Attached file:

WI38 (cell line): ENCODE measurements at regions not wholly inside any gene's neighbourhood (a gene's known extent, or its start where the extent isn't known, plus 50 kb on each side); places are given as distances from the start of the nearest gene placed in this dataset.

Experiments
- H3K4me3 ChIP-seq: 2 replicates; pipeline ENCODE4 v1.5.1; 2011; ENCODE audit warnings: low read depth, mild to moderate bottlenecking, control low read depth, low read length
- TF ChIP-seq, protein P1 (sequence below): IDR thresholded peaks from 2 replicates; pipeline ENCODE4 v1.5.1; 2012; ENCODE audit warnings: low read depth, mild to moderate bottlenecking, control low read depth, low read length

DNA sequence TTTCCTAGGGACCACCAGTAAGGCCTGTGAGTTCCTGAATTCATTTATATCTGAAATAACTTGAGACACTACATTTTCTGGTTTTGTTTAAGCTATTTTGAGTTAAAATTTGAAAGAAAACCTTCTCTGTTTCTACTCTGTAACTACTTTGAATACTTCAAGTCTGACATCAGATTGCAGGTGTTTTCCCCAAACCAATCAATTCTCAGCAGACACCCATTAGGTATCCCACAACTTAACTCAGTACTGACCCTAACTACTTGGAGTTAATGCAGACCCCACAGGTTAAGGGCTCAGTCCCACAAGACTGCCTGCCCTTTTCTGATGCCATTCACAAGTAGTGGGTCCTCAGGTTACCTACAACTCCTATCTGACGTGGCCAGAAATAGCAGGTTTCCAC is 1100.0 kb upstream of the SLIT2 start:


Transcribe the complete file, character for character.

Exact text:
WI38 (cell line): ENCODE measurements at regions not wholly inside any gene's neighbourhood (a gene's known extent, or its start where the extent isn't known, plus 50 kb on each side); places are given as distances from the start of the nearest gene placed in this dataset.

Experiments
- H3K4me3 ChIP-seq: 2 replicates; pipeline ENCODE4 v1.5.1; 2011; ENCODE audit warnings: low read depth, mild to moderate bottlenecking, control low read depth, low read length
- TF ChIP-seq, protein P1 (sequence below): IDR thresholded peaks from 2 replicates; pipeline ENCODE4 v1.5.1; 2012; ENCODE audit warnings: low read depth, mild to moderate bottlenecking, control low read depth, low read length

DNA sequence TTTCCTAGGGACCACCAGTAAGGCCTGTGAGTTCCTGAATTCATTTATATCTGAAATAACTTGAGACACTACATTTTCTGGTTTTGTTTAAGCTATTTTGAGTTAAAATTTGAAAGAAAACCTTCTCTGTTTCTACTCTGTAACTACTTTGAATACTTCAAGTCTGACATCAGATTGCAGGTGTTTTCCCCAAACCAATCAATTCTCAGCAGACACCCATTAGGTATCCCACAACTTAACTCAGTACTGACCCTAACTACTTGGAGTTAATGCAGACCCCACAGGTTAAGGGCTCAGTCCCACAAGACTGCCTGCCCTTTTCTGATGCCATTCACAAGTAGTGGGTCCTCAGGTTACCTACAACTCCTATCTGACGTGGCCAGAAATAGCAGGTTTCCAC is 1100.0 kb upstream of the SLIT2 start: